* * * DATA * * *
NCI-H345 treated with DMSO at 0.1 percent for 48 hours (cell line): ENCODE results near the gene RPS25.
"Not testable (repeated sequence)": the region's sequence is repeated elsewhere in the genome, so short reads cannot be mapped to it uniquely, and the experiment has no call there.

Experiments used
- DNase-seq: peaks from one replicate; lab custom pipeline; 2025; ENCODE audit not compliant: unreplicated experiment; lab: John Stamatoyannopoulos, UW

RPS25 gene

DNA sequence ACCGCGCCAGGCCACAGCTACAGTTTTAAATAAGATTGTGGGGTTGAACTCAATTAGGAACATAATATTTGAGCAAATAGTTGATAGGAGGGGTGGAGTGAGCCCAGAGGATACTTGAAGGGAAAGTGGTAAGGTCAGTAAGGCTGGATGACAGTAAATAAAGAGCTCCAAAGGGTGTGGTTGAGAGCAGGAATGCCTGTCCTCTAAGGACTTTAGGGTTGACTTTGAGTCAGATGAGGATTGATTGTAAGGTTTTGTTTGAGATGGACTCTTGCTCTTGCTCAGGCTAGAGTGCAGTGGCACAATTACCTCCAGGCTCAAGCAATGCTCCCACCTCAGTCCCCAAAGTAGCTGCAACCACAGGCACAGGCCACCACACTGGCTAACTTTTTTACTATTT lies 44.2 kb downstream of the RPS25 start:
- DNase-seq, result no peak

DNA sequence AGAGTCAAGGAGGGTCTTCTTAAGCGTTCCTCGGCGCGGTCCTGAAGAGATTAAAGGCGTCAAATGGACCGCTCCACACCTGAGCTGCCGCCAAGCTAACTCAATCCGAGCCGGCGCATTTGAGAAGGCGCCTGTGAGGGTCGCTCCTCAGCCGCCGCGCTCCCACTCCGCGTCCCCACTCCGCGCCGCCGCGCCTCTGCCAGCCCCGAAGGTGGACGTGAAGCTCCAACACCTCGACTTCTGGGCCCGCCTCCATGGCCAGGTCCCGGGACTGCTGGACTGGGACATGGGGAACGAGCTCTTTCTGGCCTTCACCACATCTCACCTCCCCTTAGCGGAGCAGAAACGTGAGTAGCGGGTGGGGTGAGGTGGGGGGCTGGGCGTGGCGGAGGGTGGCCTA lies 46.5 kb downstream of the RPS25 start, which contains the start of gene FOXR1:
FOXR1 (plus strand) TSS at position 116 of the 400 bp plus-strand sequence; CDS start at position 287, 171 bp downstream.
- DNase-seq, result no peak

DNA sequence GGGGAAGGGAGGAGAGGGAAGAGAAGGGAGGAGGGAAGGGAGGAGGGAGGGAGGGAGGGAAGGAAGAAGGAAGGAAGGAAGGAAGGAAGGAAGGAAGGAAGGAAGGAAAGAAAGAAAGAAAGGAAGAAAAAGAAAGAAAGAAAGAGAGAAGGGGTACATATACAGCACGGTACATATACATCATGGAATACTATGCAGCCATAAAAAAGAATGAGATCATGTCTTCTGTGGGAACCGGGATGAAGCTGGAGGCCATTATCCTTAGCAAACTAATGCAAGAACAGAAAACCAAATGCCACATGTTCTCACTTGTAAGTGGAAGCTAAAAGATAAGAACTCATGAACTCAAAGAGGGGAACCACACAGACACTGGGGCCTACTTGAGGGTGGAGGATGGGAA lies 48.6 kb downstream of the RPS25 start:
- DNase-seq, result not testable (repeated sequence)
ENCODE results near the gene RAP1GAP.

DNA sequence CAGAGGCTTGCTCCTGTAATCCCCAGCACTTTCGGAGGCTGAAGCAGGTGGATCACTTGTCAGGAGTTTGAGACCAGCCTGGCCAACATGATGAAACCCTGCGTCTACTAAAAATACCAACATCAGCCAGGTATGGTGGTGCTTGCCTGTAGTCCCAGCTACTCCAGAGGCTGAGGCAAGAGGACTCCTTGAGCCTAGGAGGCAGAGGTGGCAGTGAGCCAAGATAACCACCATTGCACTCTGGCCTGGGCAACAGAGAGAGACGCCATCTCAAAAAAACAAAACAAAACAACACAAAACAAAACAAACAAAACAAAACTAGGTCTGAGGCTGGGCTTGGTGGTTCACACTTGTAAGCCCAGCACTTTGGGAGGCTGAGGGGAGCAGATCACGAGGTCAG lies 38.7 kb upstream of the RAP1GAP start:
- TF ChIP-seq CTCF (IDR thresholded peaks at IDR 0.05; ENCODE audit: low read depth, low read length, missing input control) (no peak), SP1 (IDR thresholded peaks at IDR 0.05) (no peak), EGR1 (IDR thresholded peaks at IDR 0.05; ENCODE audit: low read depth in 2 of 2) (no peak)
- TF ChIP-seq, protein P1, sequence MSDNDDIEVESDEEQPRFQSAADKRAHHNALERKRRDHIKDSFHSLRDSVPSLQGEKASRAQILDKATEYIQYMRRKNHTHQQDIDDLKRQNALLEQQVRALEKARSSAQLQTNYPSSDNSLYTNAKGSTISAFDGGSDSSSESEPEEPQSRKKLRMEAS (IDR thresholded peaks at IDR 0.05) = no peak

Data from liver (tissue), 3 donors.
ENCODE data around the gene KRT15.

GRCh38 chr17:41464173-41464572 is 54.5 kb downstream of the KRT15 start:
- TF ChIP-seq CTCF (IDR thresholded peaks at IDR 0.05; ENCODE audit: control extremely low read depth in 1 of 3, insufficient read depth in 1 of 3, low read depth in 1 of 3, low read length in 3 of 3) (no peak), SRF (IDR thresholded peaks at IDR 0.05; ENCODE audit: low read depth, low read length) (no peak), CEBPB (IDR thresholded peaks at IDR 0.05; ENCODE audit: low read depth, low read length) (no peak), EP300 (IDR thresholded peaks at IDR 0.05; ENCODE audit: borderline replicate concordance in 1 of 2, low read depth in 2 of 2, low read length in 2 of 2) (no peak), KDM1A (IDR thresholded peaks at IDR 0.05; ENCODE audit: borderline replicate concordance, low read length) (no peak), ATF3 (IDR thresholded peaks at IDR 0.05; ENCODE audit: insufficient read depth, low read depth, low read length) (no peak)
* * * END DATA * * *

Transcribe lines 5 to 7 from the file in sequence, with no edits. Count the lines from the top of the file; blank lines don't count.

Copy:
RPS25 gene

DNA sequence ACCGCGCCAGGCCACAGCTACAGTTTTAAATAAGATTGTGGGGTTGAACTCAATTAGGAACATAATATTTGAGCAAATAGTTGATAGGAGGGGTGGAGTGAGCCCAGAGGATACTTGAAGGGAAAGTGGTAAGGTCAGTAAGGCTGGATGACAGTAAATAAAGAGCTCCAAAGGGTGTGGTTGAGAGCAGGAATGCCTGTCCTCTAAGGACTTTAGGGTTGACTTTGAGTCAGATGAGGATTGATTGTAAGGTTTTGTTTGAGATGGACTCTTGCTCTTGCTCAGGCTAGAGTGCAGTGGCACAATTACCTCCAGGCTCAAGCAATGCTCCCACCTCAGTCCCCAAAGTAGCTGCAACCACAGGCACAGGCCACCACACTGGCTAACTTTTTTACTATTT lies 44.2 kb downstream of the RPS25 start:
- DNase-seq, result no peak